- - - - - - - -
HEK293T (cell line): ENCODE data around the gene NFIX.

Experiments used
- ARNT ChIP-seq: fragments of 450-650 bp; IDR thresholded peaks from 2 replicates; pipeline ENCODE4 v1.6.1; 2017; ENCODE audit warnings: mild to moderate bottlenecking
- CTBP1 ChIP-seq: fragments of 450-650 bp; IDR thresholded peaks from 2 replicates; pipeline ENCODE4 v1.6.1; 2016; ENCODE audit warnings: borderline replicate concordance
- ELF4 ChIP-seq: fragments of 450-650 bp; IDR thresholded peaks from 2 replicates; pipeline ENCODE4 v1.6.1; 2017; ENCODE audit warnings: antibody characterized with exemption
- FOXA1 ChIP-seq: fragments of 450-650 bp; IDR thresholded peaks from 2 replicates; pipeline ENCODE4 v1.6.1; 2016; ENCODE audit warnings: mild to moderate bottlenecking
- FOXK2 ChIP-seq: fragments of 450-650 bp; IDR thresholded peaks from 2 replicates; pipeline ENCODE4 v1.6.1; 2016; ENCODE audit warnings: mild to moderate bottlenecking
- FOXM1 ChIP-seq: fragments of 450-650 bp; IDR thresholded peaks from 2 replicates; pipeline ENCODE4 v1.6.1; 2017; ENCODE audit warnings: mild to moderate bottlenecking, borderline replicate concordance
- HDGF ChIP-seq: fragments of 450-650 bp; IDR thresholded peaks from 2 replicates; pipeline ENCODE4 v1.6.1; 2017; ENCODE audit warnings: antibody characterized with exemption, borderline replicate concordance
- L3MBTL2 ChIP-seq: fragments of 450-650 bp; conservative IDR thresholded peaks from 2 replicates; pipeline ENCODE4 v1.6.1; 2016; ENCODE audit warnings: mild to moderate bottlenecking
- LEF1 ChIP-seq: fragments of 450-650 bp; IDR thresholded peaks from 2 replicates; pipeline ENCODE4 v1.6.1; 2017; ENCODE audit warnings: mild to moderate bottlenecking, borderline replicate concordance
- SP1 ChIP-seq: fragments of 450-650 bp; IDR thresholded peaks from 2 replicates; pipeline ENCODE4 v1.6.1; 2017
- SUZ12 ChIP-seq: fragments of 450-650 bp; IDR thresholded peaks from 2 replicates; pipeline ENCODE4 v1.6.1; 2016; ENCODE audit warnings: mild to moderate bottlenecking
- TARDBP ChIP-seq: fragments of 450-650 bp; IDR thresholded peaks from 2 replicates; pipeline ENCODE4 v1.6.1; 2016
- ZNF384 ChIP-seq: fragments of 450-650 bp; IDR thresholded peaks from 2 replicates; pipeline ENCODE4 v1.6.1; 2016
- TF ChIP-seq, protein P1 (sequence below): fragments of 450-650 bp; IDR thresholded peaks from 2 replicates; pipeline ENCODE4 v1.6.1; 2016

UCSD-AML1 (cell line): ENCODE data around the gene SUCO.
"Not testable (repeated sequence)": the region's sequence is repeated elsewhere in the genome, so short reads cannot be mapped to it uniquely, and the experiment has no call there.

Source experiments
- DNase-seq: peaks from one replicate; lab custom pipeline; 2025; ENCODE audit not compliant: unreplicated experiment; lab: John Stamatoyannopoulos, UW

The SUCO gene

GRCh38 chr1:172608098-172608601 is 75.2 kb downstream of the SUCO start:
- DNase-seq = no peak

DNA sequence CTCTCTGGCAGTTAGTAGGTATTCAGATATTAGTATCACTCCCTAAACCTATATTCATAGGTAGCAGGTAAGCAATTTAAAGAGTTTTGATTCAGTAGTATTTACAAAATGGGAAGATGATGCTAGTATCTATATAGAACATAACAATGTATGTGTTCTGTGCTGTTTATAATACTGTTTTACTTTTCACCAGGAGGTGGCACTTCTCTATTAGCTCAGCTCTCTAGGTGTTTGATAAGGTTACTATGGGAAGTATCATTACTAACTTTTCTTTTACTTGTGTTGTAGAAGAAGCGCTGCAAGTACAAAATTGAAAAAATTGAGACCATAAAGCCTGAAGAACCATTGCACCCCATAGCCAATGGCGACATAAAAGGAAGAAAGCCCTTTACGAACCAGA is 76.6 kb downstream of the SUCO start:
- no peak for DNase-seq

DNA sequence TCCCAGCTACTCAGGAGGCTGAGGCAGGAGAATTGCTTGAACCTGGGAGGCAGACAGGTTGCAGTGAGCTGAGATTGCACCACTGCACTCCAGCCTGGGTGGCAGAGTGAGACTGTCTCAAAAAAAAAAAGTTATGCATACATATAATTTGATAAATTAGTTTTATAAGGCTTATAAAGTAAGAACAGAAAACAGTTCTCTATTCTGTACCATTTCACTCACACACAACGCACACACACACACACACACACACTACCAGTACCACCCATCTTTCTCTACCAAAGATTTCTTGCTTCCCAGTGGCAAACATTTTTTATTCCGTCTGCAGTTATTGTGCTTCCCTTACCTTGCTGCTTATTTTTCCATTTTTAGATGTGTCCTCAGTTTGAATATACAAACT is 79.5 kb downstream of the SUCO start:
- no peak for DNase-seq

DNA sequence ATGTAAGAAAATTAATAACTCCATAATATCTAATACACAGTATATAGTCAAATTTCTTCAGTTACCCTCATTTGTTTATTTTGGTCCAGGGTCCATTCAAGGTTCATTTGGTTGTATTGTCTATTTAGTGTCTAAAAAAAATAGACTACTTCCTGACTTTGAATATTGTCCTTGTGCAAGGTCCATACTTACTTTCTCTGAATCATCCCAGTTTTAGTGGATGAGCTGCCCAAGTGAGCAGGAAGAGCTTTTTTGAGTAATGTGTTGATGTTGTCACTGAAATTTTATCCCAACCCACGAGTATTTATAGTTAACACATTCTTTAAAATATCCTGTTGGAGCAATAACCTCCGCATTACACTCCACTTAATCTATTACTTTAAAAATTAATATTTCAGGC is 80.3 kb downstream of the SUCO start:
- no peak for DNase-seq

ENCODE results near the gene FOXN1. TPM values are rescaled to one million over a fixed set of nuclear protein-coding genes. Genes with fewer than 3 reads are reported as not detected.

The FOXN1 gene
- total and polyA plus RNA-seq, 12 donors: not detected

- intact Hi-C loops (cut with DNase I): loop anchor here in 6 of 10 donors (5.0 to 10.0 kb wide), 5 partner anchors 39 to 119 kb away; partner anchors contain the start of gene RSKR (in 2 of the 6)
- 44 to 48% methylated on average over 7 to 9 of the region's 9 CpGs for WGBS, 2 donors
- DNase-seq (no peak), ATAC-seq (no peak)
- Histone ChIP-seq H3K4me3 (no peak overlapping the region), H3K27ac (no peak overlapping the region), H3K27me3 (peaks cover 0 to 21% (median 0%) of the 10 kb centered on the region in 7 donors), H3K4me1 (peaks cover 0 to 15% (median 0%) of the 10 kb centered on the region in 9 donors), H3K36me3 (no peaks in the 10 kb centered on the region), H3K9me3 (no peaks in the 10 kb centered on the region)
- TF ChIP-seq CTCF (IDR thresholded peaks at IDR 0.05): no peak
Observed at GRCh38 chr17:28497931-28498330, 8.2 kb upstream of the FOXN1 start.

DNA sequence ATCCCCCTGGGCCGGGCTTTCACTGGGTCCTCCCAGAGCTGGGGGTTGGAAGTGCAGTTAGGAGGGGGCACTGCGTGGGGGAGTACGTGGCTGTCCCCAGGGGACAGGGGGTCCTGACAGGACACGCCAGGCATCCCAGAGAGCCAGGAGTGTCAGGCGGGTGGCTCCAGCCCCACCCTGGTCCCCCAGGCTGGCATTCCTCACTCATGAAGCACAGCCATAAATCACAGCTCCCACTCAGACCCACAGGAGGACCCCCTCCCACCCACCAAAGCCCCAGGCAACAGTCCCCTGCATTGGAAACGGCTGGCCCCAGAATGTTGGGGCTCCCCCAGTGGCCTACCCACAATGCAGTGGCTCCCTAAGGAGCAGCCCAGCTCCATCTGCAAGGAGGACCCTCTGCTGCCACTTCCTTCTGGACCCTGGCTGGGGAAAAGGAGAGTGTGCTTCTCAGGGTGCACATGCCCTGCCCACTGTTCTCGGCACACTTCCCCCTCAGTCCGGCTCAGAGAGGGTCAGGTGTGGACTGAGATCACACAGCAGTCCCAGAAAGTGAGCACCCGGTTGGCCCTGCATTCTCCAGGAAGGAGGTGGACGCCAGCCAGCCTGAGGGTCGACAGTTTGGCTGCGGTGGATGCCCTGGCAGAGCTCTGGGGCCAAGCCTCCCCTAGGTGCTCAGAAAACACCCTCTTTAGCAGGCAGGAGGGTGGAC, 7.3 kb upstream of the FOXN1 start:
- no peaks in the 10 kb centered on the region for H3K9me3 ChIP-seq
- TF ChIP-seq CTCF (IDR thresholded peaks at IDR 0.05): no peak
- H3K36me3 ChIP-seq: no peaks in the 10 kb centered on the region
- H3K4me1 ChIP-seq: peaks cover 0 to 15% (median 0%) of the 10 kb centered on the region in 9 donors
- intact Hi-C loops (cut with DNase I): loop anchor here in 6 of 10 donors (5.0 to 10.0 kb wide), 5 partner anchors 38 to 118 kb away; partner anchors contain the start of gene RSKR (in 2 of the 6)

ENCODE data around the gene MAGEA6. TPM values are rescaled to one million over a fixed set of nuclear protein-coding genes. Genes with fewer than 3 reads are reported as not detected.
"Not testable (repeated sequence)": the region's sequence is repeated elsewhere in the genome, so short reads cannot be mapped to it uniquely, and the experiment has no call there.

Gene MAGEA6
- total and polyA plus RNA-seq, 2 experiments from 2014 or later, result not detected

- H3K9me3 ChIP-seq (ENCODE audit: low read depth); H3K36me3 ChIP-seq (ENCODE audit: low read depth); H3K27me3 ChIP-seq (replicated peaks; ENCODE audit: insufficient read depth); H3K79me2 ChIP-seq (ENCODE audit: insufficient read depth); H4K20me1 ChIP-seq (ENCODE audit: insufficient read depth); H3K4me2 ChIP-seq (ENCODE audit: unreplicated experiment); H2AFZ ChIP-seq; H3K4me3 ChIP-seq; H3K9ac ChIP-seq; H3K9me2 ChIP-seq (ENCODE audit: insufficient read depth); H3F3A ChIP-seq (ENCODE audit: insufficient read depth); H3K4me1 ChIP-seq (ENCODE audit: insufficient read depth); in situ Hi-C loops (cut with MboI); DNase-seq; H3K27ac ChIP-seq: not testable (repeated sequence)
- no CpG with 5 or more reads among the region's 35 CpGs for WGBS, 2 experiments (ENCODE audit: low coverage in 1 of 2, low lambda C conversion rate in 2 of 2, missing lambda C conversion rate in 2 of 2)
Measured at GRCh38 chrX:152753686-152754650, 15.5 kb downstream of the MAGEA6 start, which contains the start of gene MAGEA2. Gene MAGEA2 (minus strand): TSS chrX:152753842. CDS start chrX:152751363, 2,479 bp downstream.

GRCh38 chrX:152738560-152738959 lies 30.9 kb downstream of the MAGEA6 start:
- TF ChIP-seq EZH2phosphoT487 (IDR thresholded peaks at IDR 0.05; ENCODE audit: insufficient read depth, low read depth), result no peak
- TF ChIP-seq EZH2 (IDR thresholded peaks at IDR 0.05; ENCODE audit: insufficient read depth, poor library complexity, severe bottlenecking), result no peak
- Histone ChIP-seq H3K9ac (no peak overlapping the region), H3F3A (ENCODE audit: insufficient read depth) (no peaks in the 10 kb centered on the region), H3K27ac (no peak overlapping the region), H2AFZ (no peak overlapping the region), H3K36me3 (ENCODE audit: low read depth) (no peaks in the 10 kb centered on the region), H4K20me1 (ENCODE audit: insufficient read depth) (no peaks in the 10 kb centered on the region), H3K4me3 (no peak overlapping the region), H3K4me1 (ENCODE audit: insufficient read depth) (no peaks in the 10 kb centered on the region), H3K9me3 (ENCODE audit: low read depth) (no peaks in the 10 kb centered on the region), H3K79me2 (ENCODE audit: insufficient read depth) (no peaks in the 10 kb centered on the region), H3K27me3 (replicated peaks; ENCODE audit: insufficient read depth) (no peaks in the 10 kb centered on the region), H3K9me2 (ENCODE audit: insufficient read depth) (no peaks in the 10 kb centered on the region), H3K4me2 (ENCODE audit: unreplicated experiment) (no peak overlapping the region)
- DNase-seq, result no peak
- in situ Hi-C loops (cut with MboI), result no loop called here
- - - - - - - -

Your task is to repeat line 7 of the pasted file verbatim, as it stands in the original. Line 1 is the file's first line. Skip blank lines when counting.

- FOXK2 ChIP-seq: fragments of 450-650 bp; IDR thresholded peaks from 2 replicates; pipeline ENCODE4 v1.6.1; 2016; ENCODE audit warnings: mild to moderate bottlenecking